@JeppeStigNielsen: Why not? Is the halting problem a part of computer science? The Collatz conjecture is about a computation, and illustrates that the halting problem is more than just a theoretical curiousity. – kevin cline Jan 24 '14 at 15:22

If you create a Cayley graph of a group, is that mathematics? What if you simulate the orbit of an element from the group? Where do mathematical models cease to become mathematics? The natural numbers still behave the way they do in an accurate model of them when the model isn't being used by any person. The sole purpose of a computer is to model mathematical objects.

The goal of computer science is to construct or describe a model of mathematical objects, even if there's no implementation of them on any computer or way to get the result that the program is to compute.

Algorithms, ironically, are the aspect of computer science that has the most influence on other fields of mathematics.

A simple case is if you determine an algorithm's time complexity to be too great to actually implement, that is still a contribution to computer science. On the other hand, if you show two constructions are equivalent, say the clique decision problem and factoring large numbers, and there's an algorithm to do one of those things which is of lower time complexity, there must be an algorithm of that same complexity for the second property. The question is, how much information you can avoid obtaining about one problem from the information in the solution or exhaustion of another? The time complexity of an algorithm is an invariant measure of it that gives you a feel for how hard a problem is. When two problems are not equally hard, complex, or time consuming, the harder one cannot be solved using just the easier one's solutions (without those solutions being processed by an algorithm that closes the difference in complexity in the total algorithm). Studying different problems and their time complexities, you see how the genericness of a problem relates to its difficulty to be solved in general. It's also useful to see, for example, logic gates implemented as the solution to a game of Minesweeper, because it shows you what the properties of a Turing-complete system look and feel like.

However, these things can also be deceptive: Initially it might look like you must check every permutation of a type of object to find out what the subset of those permutations satisfy a property, which indicates a hard problem if those permutations grow quickly, say, with the size of the set of permutations. However, it might have a second stage where there's a saturation of independent information and the permutations tried no longer contribute just themselves to the solution of the problem, or else are all determined by the amount of information collected. Like reaching that minimum 3 points to determine a circle.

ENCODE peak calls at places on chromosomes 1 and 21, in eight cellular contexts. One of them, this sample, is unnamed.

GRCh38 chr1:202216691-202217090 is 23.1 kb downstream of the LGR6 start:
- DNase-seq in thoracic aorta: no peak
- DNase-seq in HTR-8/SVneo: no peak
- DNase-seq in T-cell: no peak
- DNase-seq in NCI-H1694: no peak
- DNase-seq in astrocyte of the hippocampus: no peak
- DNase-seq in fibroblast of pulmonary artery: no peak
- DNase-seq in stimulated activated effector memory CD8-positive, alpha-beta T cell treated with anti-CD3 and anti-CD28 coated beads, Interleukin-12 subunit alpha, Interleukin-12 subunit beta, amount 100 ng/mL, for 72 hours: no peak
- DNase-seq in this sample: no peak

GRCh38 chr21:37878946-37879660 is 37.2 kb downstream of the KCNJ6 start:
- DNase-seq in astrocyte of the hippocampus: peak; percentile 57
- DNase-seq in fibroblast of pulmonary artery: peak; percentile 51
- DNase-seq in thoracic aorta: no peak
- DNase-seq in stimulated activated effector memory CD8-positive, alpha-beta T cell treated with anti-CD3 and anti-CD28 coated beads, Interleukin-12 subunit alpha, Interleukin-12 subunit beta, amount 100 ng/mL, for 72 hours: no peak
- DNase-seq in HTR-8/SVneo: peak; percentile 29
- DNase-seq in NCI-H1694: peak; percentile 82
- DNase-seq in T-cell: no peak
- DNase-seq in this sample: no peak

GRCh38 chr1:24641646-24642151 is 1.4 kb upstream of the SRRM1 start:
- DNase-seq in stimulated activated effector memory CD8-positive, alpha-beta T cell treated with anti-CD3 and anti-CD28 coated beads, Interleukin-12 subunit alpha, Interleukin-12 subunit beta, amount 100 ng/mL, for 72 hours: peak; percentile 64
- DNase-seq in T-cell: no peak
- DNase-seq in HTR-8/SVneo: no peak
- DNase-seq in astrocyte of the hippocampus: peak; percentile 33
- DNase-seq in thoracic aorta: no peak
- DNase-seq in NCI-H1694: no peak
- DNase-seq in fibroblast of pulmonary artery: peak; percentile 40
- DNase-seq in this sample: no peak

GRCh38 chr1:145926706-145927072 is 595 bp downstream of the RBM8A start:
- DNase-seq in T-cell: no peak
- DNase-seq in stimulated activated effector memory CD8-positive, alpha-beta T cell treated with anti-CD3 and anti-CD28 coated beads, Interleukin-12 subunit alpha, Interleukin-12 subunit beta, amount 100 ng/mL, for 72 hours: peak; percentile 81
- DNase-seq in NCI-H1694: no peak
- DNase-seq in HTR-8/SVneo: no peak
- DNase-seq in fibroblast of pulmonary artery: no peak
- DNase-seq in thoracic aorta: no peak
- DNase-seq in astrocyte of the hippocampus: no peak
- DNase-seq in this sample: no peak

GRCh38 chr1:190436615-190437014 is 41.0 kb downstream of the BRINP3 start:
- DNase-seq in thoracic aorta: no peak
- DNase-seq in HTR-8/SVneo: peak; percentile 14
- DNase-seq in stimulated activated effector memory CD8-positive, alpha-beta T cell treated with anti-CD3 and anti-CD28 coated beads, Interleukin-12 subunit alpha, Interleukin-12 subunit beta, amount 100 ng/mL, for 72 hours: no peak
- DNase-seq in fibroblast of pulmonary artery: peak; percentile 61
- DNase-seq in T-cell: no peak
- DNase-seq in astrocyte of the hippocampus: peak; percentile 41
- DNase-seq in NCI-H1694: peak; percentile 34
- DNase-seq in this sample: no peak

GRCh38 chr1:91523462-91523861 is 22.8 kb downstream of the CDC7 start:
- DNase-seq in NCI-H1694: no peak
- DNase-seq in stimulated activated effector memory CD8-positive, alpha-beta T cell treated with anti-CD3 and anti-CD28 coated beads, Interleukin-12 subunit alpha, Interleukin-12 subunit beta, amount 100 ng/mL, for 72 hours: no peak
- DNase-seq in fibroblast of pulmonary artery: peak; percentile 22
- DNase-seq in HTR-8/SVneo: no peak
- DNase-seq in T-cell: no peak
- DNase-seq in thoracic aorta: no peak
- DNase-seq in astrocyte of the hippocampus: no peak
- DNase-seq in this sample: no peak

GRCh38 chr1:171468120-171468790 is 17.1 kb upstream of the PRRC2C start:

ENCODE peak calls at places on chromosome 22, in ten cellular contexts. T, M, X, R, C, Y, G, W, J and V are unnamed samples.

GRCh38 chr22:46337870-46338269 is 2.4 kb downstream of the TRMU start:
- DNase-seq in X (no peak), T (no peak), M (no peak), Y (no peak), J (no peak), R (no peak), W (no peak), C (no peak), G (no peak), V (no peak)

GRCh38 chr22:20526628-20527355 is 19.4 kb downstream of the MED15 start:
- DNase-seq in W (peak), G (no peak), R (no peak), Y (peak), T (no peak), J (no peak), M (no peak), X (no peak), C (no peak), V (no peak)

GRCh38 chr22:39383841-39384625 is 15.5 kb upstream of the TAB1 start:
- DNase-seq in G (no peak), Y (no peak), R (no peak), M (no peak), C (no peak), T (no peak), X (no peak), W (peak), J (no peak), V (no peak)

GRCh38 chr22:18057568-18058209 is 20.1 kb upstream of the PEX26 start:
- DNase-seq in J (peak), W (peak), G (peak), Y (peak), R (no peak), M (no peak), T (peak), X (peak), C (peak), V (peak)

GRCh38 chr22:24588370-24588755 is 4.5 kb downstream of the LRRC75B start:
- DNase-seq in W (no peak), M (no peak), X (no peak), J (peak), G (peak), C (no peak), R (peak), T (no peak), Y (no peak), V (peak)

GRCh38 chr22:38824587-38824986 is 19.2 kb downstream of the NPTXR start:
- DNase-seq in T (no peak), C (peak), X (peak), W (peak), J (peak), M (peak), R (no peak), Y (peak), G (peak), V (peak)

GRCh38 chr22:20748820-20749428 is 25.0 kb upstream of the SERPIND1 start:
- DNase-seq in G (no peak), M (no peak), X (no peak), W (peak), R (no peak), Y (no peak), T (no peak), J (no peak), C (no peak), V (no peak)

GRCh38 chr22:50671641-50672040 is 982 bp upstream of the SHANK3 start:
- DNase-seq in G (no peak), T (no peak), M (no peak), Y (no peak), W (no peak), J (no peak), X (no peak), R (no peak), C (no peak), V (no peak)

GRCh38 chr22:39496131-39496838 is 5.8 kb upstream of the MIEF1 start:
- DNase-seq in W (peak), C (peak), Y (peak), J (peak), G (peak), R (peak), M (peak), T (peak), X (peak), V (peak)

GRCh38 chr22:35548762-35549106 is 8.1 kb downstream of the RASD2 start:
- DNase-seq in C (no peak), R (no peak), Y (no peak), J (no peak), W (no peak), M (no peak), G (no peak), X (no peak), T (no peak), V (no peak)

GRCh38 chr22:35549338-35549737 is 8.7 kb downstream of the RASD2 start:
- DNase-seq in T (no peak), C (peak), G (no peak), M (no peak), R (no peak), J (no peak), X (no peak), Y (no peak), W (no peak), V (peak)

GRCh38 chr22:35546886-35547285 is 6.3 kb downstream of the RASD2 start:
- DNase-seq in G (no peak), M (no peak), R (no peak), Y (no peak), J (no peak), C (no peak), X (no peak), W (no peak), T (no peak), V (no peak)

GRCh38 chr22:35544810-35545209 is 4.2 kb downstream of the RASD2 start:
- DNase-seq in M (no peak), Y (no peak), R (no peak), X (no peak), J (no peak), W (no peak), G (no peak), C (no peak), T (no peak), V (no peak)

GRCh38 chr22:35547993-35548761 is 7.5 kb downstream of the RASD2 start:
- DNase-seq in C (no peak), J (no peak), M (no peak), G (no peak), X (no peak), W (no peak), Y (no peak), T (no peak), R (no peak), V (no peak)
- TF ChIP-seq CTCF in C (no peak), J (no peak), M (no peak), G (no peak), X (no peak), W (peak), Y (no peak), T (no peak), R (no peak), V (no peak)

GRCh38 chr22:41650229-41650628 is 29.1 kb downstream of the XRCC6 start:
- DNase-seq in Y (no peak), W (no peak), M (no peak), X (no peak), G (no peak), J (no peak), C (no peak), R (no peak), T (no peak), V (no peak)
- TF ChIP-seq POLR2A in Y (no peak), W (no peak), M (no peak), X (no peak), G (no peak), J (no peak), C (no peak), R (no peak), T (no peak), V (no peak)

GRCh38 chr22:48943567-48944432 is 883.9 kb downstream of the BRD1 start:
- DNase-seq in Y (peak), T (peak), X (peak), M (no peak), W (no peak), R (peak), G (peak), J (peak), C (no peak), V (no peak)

There are also theorems that characterize the type of data that are viable members of the search space. This is sort of a Mandelbrot program - use your eyes to see what solutions to the problem look like, find a way to enforce those characteristics, and show that they hold for all possible solutions. A good example of this is with projective planes, where the incidence diagrams for finite planes don't have enough symmetry to decide whether even large groups of arrangements which form partial matches are viable pieces of the incidence diagram or not, leading most algorithms to require orders of magnitude beyond the age of the universe to determine the projective planes of a given order, and even those that have managed to find a second stage require massive amounts of searching and weaving of the data together over years of actual runtime to come to a conclusion. The picture I'm painting here is not a success story, it's the reflection of a real lack of understanding of what incidence diagrams for projective planes are like, what rules govern them. An understood object should have an algorithm from the examination of which one can understand the difference between that object and pure noise, a strategy which works well enough to make guesses about the nature of the solutions. So are projective planes' incidence diagrams pure noise? Looking at the incidence diagrams for small planes, they look very distinctive, so the suggestion is that the typical plane looks nothing like any known plane. But in fact, that overall pattern can be induced in a binary matrix, and is shown to hold in planes in general, which means it's possible, starting from that characterization, to greatly reduce the problem's search space. Hence, characterizing the search space of a hard problem is a lot like characterizing the object itself through invariant properties.

I would say that problems relate to their complexity in much the same way as the positions of elements of an infinite set of natural numbers relates to the set's density.

But what is an algorithm? What is a program?

I refer you to Wikipedia for Martin-Loef type theory and Calculus of Constructions for some specific implementations of computation. For full coverage, Practical Foundations for Programming Languages (Harper). For a treatment of domain theory I refer you to Domain Theory in Logical Form (Abramsky).